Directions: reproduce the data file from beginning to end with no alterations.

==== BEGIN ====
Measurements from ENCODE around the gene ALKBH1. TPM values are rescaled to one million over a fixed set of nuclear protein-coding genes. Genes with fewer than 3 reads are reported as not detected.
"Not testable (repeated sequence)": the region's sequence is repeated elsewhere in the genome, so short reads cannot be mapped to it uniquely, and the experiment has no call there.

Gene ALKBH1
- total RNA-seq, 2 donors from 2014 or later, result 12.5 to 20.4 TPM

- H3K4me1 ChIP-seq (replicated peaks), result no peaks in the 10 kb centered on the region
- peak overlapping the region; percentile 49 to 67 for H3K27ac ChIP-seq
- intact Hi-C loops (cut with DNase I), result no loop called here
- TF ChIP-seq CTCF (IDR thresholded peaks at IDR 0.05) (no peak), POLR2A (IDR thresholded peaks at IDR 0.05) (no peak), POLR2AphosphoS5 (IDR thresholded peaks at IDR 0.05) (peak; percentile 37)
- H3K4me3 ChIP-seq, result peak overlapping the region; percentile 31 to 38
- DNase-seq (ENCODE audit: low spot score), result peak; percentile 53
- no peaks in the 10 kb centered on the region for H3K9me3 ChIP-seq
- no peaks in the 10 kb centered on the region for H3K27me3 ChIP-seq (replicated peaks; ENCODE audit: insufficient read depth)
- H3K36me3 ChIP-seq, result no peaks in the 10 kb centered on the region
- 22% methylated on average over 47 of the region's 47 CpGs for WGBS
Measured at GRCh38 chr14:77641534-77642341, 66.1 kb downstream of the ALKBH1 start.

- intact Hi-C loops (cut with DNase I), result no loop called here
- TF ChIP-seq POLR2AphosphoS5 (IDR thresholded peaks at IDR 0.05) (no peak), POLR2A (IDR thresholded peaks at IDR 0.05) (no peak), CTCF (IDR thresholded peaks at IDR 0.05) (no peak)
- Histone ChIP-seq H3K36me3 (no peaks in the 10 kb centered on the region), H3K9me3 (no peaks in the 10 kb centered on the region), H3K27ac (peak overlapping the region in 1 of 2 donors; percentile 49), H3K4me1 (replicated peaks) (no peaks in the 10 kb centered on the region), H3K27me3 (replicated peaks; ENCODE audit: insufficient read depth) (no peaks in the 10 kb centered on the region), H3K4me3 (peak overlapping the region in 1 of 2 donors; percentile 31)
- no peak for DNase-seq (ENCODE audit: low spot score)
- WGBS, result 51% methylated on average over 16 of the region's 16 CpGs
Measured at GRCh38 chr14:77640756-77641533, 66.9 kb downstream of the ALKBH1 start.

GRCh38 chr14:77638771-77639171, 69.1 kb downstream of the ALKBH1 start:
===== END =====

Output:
Measurements from ENCODE around the gene ALKBH1. TPM values are rescaled to one million over a fixed set of nuclear protein-coding genes. Genes with fewer than 3 reads are reported as not detected.
"Not testable (repeated sequence)": the region's sequence is repeated elsewhere in the genome, so short reads cannot be mapped to it uniquely, and the experiment has no call there.

Gene ALKBH1
- total RNA-seq, 2 donors from 2014 or later, result 12.5 to 20.4 TPM

- H3K4me1 ChIP-seq (replicated peaks), result no peaks in the 10 kb centered on the region
- peak overlapping the region; percentile 49 to 67 for H3K27ac ChIP-seq
- intact Hi-C loops (cut with DNase I), result no loop called here
- TF ChIP-seq CTCF (IDR thresholded peaks at IDR 0.05) (no peak), POLR2A (IDR thresholded peaks at IDR 0.05) (no peak), POLR2AphosphoS5 (IDR thresholded peaks at IDR 0.05) (peak; percentile 37)
- H3K4me3 ChIP-seq, result peak overlapping the region; percentile 31 to 38
- DNase-seq (ENCODE audit: low spot score), result peak; percentile 53
- no peaks in the 10 kb centered on the region for H3K9me3 ChIP-seq
- no peaks in the 10 kb centered on the region for H3K27me3 ChIP-seq (replicated peaks; ENCODE audit: insufficient read depth)
- H3K36me3 ChIP-seq, result no peaks in the 10 kb centered on the region
- 22% methylated on average over 47 of the region's 47 CpGs for WGBS
Measured at GRCh38 chr14:77641534-77642341, 66.1 kb downstream of the ALKBH1 start.

- intact Hi-C loops (cut with DNase I), result no loop called here
- TF ChIP-seq POLR2AphosphoS5 (IDR thresholded peaks at IDR 0.05) (no peak), POLR2A (IDR thresholded peaks at IDR 0.05) (no peak), CTCF (IDR thresholded peaks at IDR 0.05) (no peak)
- Histone ChIP-seq H3K36me3 (no peaks in the 10 kb centered on the region), H3K9me3 (no peaks in the 10 kb centered on the region), H3K27ac (peak overlapping the region in 1 of 2 donors; percentile 49), H3K4me1 (replicated peaks) (no peaks in the 10 kb centered on the region), H3K27me3 (replicated peaks; ENCODE audit: insufficient read depth) (no peaks in the 10 kb centered on the region), H3K4me3 (peak overlapping the region in 1 of 2 donors; percentile 31)
- no peak for DNase-seq (ENCODE audit: low spot score)
- WGBS, result 51% methylated on average over 16 of the region's 16 CpGs
Measured at GRCh38 chr14:77640756-77641533, 66.9 kb downstream of the ALKBH1 start.

GRCh38 chr14:77638771-77639171, 69.1 kb downstream of the ALKBH1 start: